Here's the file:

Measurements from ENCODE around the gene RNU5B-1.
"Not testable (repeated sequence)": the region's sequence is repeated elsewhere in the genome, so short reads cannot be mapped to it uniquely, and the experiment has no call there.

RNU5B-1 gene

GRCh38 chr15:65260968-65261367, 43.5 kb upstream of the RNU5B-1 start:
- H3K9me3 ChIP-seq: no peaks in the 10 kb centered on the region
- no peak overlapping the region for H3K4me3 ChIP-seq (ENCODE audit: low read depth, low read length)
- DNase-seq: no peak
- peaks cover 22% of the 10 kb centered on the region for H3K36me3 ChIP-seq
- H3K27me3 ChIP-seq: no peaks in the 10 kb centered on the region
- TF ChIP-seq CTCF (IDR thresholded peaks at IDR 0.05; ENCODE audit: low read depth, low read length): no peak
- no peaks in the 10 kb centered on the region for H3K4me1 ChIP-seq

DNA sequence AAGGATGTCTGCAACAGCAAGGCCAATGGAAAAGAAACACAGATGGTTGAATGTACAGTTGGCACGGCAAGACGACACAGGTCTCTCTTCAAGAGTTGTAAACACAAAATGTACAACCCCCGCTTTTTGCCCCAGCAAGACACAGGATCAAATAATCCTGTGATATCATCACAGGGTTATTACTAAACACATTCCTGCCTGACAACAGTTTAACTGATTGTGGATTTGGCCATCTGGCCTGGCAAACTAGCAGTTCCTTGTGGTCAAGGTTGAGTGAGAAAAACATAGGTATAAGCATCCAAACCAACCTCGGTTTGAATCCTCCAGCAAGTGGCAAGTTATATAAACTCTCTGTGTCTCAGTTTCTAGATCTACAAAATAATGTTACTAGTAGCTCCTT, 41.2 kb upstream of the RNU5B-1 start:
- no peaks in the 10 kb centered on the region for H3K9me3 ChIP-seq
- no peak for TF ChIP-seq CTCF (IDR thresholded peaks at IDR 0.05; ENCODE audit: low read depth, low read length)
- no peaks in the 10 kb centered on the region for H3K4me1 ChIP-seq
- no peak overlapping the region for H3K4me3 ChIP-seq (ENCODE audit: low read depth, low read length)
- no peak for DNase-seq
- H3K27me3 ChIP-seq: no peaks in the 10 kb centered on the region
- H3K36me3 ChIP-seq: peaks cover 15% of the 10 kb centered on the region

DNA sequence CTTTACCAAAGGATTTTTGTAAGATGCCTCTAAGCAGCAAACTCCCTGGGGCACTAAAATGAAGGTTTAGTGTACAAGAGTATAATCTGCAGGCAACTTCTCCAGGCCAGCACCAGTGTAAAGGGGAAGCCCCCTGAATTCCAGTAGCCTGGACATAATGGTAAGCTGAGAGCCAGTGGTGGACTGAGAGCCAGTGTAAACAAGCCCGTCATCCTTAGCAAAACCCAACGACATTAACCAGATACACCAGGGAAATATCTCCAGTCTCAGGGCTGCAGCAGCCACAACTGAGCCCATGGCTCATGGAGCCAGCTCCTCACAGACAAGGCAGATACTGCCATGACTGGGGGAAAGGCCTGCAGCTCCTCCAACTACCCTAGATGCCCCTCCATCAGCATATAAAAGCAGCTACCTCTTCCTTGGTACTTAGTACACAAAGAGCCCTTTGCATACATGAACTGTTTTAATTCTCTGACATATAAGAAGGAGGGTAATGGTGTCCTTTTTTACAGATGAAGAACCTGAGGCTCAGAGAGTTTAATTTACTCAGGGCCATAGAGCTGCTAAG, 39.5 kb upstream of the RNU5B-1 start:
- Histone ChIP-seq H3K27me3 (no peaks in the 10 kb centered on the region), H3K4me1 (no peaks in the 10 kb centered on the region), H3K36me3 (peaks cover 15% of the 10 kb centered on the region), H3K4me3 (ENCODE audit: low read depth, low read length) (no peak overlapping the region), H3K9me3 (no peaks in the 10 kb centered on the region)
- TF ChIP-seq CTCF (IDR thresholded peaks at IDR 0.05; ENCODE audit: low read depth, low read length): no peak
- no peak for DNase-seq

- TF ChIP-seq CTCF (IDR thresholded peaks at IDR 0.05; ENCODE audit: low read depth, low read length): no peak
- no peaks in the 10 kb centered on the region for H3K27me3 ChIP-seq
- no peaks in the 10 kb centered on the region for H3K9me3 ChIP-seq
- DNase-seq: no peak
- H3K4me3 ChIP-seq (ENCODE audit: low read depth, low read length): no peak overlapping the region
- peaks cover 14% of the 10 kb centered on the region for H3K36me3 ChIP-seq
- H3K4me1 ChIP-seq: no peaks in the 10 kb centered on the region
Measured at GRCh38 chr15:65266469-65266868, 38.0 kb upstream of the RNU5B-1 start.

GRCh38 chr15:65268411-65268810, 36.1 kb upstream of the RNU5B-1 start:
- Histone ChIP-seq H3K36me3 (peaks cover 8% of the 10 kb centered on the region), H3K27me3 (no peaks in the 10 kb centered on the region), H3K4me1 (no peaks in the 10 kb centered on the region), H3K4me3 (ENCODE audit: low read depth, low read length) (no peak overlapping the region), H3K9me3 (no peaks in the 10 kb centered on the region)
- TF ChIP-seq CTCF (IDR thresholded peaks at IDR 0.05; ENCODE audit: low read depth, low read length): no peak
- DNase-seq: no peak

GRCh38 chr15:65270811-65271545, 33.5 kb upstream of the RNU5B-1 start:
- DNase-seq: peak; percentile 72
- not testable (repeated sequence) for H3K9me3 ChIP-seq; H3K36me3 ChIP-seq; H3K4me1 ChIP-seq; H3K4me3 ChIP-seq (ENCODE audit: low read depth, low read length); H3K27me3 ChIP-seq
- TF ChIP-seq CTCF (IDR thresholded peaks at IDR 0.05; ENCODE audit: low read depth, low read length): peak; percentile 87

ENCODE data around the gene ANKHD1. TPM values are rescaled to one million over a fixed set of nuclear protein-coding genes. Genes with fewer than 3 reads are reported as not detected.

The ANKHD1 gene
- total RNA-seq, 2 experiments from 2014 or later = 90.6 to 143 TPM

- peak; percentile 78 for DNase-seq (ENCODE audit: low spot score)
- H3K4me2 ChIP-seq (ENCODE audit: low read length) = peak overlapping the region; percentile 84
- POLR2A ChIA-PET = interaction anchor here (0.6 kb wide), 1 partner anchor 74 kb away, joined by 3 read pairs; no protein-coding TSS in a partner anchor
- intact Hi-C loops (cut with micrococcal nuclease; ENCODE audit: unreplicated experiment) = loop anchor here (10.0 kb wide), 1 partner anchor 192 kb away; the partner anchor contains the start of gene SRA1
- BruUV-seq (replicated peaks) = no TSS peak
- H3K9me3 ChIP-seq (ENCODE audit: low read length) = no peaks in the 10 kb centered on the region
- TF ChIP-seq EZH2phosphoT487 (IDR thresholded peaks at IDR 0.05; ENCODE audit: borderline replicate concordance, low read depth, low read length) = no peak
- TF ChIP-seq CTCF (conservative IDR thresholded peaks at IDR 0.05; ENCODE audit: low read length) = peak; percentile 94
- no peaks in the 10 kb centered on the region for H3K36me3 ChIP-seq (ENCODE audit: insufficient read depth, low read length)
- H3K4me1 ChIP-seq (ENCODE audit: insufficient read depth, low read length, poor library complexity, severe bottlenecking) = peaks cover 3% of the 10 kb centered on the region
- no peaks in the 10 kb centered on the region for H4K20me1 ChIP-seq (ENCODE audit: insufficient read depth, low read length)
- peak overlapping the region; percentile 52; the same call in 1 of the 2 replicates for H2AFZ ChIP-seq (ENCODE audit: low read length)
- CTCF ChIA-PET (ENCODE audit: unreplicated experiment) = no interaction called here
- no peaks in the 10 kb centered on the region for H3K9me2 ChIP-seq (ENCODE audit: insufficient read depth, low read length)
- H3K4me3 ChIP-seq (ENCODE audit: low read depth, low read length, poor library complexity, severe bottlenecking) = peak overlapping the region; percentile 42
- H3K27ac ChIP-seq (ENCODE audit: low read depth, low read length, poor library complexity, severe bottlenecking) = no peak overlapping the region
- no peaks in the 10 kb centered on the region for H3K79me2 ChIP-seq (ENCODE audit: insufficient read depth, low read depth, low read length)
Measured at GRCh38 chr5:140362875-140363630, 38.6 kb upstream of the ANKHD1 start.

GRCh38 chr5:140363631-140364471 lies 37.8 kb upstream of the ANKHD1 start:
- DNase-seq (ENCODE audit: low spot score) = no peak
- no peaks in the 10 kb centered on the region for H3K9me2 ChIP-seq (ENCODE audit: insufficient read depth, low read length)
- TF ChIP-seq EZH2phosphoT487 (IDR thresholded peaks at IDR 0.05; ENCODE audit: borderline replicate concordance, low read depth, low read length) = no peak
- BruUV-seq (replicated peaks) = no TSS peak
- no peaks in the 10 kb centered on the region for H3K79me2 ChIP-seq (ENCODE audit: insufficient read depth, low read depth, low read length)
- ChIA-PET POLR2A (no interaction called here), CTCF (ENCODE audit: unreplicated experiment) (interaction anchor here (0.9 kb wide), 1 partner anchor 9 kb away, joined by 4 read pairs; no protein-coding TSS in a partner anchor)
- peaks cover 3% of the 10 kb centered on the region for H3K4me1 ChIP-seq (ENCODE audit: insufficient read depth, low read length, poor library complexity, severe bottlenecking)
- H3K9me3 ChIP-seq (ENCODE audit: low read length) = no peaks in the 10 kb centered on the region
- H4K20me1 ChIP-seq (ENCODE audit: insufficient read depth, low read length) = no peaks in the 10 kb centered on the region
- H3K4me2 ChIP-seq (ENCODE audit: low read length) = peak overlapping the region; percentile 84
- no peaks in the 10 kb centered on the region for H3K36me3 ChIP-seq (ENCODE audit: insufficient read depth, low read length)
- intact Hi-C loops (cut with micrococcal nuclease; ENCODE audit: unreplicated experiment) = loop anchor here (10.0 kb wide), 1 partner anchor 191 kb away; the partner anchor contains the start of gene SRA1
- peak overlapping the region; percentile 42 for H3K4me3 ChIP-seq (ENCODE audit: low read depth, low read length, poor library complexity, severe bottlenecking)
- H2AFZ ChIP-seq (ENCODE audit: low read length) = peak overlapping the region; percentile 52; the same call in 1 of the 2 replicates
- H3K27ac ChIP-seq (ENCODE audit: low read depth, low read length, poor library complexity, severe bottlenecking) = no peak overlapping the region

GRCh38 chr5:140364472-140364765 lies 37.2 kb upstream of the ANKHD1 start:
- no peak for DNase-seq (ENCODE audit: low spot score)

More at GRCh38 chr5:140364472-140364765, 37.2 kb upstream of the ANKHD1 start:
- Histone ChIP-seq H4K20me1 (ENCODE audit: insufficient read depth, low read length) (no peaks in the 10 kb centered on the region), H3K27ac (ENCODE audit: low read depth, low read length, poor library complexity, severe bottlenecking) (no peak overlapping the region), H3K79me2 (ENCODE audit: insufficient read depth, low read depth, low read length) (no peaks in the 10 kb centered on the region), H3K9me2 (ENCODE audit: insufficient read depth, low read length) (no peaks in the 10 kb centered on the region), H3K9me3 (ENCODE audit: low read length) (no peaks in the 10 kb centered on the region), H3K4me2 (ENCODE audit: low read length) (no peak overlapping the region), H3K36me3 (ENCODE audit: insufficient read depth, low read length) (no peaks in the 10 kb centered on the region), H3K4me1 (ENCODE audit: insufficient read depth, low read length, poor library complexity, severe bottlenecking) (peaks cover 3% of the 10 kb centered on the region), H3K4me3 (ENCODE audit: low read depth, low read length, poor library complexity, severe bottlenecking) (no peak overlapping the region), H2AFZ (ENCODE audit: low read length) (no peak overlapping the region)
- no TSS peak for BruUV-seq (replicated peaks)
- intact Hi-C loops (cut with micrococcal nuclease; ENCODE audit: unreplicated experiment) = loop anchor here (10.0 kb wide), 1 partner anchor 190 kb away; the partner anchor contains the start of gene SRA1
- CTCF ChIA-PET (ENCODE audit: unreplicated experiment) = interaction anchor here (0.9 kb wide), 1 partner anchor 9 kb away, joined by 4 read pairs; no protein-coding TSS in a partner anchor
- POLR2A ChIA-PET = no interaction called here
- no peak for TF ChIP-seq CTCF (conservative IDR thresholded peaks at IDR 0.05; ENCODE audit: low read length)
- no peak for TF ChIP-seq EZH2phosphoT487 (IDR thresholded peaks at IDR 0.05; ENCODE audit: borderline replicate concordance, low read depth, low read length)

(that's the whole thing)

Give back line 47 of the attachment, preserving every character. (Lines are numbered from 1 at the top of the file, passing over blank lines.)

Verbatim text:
- BruUV-seq (replicated peaks) = no TSS peak